“The company’s failure to implement basic security protocols, including file integrity monitoring and network segmentation, allowed the attackers to access and remove large amounts of data,” according to the report.
The House Oversight panel also blamed Equifax for being wildly unprepared once it informed the public of the breach. A new website and 1,500-person call center were immediately overwhelmed, and employees were not properly trained to help consumers protect their identity. And the company’s Twitter account directed consumers to a phishing website for nearly two weeks before being fixed.
Consumer advocates have warned that victims could potentially be at risk for years because the pilfered information could be used to impersonate consumers and wreck their finances.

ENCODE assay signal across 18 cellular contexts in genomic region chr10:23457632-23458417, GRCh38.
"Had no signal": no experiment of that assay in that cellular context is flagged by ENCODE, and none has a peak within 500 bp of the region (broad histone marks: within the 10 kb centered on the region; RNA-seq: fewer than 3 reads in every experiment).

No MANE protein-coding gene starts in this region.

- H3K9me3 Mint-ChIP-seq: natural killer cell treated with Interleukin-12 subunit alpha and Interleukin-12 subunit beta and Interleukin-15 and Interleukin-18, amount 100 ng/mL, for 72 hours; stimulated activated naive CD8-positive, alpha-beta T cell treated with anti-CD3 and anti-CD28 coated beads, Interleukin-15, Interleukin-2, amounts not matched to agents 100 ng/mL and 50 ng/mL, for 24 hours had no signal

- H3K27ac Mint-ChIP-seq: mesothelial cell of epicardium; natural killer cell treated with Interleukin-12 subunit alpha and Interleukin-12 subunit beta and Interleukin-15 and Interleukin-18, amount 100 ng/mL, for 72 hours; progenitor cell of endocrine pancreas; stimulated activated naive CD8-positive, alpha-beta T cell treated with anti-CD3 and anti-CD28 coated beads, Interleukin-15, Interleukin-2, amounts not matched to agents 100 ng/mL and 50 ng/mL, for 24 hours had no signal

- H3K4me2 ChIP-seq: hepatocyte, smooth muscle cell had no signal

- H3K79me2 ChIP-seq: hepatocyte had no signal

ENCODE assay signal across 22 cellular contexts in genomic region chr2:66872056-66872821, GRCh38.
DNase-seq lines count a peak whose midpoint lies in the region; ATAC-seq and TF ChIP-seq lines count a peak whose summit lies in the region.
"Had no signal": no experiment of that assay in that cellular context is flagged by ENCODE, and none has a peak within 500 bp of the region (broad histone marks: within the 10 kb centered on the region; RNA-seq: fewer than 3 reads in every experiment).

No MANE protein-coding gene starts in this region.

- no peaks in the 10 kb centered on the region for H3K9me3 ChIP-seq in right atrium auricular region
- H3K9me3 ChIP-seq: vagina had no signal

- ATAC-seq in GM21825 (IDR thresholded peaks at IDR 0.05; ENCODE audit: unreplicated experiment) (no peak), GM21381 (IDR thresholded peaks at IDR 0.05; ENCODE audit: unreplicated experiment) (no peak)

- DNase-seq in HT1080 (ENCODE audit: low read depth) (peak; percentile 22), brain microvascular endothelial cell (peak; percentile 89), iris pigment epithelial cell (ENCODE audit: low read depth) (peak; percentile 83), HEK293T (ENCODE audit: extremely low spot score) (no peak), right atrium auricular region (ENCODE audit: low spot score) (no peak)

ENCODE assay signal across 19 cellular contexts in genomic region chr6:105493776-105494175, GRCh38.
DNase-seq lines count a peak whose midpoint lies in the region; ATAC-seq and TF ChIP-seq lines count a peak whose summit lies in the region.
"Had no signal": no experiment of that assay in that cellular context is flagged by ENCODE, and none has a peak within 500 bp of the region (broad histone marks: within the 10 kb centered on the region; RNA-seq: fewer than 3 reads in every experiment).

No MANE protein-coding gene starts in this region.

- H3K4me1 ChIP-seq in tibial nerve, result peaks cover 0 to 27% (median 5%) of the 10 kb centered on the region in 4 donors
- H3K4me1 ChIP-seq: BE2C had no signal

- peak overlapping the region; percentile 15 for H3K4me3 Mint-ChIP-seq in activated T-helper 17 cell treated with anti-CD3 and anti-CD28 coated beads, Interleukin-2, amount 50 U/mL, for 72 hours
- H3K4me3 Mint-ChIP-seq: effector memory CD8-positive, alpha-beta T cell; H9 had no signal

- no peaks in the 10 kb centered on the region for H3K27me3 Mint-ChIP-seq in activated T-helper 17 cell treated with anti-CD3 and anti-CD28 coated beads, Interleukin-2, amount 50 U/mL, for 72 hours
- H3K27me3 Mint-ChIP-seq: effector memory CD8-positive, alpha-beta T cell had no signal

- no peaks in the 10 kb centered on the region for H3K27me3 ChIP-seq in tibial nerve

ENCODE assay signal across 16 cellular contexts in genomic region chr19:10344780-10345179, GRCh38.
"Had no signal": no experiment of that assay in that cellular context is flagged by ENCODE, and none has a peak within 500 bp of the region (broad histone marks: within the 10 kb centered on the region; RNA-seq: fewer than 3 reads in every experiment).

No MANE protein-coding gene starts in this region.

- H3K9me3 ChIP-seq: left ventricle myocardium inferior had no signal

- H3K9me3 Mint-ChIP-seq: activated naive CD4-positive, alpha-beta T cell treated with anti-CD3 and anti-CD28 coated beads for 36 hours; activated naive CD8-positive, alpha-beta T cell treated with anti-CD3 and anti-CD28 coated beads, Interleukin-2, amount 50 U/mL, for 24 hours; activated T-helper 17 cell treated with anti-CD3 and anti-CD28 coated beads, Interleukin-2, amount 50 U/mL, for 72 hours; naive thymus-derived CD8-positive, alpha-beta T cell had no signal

The report makes several recommendations to prevent future hacks, even as it did little to implicate Congress for failing to pass cybersecurity legislation before or after the breach.
The document said lawmakers should review the powers of the Federal Trade Commission to punish businesses for making false or misleading claims about security or failing to take reasonable preventive measures. It also calls on the executive branch to make recommendations to Congress about identification protection services and to work with the private sector to mitigate cybersecurity risks.
In a separate report, Democrats called on Congress to pass a comprehensive law governing how and when the victims of data breaches should be notified and give the FTC power to levy stricter civil penalties when companies violate consumer data security rules.